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How to measure risk

I think most people are HORRIBLE at measuring risk…

I’ve been talking to a few people who want to leave their cushy and boring gigs to either: a) move to SF to join a small startup that they’re passionate about OR b) start their own company.

What I’ve noticed about these folks is that most people are horrible at analyzing risk.

One thing I’ve studied for the last 7 or so years is risk taking. What bets to make, when to make them, and how to protect the downside.

And, while I’m far from being GREAT at it, my process for deciding what to do has served me well.

Here’s a simplified version of how I decide on risk:

1. Write out the risk you’re deciding on.

In this case, we’ll make it leaving a 5,000+ company where you’ve been an accountant with little impact for the last 5 years to move to San Francisco where you’ll join a 5 person startup that has a product you love and a position where you’ll make an impact.

2. Make a list of possible worst case scenarios.

a. The company tanks after 3 months and I get laid off.
b. I hate San Francisco and want to move back home.
c. I embarrass myself in front of my friends and family who all said I’d fail (if the above options happen).

3. Address each possible worst case scenario and decide if you’re willing and able to be happy if that scenario happens. If no, make a list of solutions so that possible worst case scenario because nearly impossible.

a. The company tanks after 3 months and I get laid off

– I have $30k in savings. So as long as I spend less than $3k a month, I’ll have 10 months of runway. I think I can figure out a solution within 10 months.
– Because of the above, I’ll only get an apartment where I pay $1,200. This means I’ll need roommates and may not have a nice place, but I’m fine with that.
– During that 10 month runway time, I can drive Uber or work in restaurants. I don’t want to do that and won’t be happy. But, I do think I can get a gig at a large company like IBM or Intuit because they’re always looking for accountants. I won’t love this, but it’ll pay $100k and won’t be hard work. I’m comfortable with that. So, I’ll begin networking with IBM recruiters just in case.

I’m comfortable with the above plan and know I can execute on it.

b. I hate San Francisco and want to move back home.

– I think I’ll know this within 3 months, so I’ll have enough money to get back home as well as about 7 months of runway left (plus my job earnings).
– I’ll ask my parents if they’d let me move in with them for a few months if I decide to do this. They will. I’m fine with that.
– I’ll explain to my current employer that my passion is to move to SF and join a startup. I’ll end things well with them and make sure I can join them if I don’t like SF.
– I’ll also make a list of other companies I like in my hometown that I like. I’ll begin making contact with them so they know me and, if shit hits the fan, I’m confident I can get a gig there with 7 months.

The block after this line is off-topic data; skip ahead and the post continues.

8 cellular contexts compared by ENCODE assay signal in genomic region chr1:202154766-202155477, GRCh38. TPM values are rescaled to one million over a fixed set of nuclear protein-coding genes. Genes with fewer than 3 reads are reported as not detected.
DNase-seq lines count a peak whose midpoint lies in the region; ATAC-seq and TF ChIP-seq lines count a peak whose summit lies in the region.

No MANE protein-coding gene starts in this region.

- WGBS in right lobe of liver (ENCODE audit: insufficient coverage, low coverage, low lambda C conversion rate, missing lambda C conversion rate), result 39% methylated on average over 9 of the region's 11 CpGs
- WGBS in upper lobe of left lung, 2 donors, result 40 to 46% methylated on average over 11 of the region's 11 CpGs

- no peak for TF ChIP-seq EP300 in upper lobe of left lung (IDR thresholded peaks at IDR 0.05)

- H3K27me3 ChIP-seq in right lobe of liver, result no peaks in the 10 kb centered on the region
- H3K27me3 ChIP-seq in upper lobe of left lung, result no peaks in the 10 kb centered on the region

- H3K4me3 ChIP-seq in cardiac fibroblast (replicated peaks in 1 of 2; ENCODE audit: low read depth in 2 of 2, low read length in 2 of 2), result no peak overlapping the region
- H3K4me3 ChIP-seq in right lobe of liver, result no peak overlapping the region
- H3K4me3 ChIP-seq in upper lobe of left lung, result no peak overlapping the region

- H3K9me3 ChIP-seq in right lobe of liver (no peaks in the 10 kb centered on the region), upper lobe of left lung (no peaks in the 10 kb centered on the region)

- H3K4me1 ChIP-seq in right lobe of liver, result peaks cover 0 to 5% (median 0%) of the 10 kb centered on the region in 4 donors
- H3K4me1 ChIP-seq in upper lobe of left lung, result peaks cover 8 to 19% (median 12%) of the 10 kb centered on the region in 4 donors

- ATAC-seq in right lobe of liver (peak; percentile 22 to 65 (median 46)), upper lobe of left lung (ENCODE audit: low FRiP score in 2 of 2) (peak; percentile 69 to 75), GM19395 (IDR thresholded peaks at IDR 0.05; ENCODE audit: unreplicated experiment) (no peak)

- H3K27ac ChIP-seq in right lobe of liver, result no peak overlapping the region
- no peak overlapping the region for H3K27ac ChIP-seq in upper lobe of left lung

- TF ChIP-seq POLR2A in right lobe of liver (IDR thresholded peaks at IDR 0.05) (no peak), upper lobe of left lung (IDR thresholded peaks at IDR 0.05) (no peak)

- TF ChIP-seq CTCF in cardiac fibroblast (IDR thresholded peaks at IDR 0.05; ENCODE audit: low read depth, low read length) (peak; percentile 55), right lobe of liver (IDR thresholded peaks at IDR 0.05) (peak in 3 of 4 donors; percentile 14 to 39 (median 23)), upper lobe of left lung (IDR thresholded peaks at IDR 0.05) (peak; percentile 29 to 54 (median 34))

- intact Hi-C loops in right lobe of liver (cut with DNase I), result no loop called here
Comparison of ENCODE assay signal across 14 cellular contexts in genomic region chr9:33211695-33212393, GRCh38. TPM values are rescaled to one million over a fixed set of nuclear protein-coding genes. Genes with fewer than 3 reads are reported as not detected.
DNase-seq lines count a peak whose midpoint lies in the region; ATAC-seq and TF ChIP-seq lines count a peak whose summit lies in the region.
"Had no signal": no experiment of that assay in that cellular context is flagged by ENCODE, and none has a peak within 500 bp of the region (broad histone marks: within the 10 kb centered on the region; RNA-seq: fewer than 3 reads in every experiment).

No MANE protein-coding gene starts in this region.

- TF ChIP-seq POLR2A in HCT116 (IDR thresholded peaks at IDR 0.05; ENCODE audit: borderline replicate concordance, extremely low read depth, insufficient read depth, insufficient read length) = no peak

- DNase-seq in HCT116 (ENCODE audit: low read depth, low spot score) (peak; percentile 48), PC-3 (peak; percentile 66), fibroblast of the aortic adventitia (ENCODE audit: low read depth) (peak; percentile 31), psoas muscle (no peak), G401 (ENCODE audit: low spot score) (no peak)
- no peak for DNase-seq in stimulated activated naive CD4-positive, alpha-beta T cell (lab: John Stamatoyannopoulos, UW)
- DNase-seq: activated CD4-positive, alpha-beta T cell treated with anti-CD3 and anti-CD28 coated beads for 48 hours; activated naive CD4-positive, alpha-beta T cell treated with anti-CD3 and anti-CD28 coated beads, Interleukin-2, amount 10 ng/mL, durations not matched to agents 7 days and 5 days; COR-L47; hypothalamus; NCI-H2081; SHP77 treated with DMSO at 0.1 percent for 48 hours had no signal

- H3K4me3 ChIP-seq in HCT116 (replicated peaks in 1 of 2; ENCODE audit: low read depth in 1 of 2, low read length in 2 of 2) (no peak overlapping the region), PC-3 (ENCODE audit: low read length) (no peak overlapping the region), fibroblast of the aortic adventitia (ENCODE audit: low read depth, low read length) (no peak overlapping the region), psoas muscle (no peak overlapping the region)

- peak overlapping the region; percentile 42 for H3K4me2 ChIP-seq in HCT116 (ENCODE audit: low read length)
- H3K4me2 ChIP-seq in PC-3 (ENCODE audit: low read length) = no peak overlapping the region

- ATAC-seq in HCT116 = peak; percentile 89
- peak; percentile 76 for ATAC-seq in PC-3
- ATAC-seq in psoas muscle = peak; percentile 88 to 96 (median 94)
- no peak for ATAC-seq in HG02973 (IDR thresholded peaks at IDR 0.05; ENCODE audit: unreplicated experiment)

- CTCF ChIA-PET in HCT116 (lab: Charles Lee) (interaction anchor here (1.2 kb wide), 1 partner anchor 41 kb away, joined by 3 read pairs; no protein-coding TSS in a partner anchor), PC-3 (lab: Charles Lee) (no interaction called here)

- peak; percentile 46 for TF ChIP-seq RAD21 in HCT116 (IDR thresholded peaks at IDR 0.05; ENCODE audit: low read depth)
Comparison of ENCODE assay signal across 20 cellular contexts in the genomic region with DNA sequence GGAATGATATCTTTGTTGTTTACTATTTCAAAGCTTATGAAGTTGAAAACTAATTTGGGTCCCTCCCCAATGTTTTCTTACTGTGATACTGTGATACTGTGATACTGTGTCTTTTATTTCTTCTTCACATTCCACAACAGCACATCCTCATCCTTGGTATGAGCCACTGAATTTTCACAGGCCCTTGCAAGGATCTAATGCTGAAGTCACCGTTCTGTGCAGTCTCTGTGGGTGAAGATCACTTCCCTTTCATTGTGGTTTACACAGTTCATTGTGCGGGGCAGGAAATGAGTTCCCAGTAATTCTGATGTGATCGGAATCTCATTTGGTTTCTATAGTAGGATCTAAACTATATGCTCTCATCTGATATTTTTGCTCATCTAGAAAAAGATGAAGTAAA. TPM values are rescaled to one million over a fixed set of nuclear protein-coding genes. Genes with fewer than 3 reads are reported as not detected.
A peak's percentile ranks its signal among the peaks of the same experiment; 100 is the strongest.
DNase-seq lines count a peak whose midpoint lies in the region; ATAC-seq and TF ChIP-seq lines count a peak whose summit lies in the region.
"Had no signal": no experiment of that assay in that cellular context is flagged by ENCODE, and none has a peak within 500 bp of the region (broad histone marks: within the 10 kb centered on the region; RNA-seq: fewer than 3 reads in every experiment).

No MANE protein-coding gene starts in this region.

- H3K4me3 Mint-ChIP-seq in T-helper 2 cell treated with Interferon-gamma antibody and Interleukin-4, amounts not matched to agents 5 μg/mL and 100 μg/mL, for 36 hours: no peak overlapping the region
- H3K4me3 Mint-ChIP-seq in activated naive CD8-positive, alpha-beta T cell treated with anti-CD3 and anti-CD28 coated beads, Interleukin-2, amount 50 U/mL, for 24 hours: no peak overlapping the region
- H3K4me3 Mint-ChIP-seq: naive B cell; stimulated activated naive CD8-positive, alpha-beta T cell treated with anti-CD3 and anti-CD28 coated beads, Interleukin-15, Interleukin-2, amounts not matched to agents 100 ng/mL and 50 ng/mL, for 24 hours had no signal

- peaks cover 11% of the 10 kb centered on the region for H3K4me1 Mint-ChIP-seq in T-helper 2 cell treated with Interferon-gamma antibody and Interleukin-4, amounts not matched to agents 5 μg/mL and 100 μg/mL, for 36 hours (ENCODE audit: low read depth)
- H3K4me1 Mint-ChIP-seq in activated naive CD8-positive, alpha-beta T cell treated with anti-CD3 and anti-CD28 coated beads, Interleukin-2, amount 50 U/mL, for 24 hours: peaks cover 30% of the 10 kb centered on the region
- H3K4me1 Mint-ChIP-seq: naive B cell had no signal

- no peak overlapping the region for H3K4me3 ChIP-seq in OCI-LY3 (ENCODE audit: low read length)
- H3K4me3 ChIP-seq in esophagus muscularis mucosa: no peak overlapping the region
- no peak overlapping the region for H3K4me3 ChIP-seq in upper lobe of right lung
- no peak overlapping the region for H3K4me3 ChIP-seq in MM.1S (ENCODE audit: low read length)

I’m comfortable with the above plan and know I can execute on it.

c. I embarrass myself in front of my friends and family who all said I’d fail (if the above options happen).

– I’m not comfortable failing in front of people. It’s crippling.
– So, I won’t post on FB, Insta, or other social networks until I know I’m happy in SF and am making things work.
– I’ll only tell my employer, my parents, and a tight knit of friends that I’m moving.

Another way to do this is by listing the WORST (even if not likely) outcomes then go through them:

1. I’ll run out of money and be homeless and hungry – not likely, so let’s not consider it.
2. I won’t have a job. Well, we already said working at IBM is likely solution to this, so it’s not worth considering.
3. So on and so on…

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If I’m comfortable with all the downsides I’ve listed out and am confident that I can execute on the contingency plans all while living a life that I’m willing to live, then I consider the upsides.

Things like: I’ll set myself up to be happier, become rich, won’t have regrets in 50 years, learn about myself, meet new people.

I won’t go into the upside, but it’s the same process as the above: list out the possible positive scenarios.

Then, so long you like the upside, even if just a little, and you’re willing to live with your downsides, then the solution is easy: do it.

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Overall, this strategy isn’t unique.

And many of you are reading this and thinking “this isn’t special and is just common sense.” That’s true.

But, it’s the process that matters. Most people let their emotions hold them back from doing what they really want.

So, this process of actually writing things down and mapping out the possible outcomes typically gives people comfort and, most of all, proves that the downsides typically aren’t that bad and the upside is worth the risk.

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